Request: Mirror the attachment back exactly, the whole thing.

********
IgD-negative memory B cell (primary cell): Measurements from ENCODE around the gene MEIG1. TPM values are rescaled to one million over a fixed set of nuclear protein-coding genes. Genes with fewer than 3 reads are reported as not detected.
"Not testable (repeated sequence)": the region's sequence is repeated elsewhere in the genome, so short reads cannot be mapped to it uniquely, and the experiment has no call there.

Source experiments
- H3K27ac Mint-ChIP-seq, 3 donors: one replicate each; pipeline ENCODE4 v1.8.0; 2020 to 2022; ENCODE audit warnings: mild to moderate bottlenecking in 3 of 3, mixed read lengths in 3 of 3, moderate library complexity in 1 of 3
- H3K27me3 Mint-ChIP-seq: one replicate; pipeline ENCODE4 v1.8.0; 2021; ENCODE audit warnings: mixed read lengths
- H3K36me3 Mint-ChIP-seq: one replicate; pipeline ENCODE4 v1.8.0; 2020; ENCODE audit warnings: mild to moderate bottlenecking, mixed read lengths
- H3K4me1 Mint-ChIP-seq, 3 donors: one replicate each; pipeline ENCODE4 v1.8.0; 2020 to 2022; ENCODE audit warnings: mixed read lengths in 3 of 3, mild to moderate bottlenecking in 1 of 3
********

IgD-negative memory B cell (primary cell): Measurements from ENCODE around the gene MEIG1. TPM values are rescaled to one million over a fixed set of nuclear protein-coding genes. Genes with fewer than 3 reads are reported as not detected.
"Not testable (repeated sequence)": the region's sequence is repeated elsewhere in the genome, so short reads cannot be mapped to it uniquely, and the experiment has no call there.

Source experiments
- H3K27ac Mint-ChIP-seq, 3 donors: one replicate each; pipeline ENCODE4 v1.8.0; 2020 to 2022; ENCODE audit warnings: mild to moderate bottlenecking in 3 of 3, mixed read lengths in 3 of 3, moderate library complexity in 1 of 3
- H3K27me3 Mint-ChIP-seq: one replicate; pipeline ENCODE4 v1.8.0; 2021; ENCODE audit warnings: mixed read lengths
- H3K36me3 Mint-ChIP-seq: one replicate; pipeline ENCODE4 v1.8.0; 2020; ENCODE audit warnings: mild to moderate bottlenecking, mixed read lengths
- H3K4me1 Mint-ChIP-seq, 3 donors: one replicate each; pipeline ENCODE4 v1.8.0; 2020 to 2022; ENCODE audit warnings: mixed read lengths in 3 of 3, mild to moderate bottlenecking in 1 of 3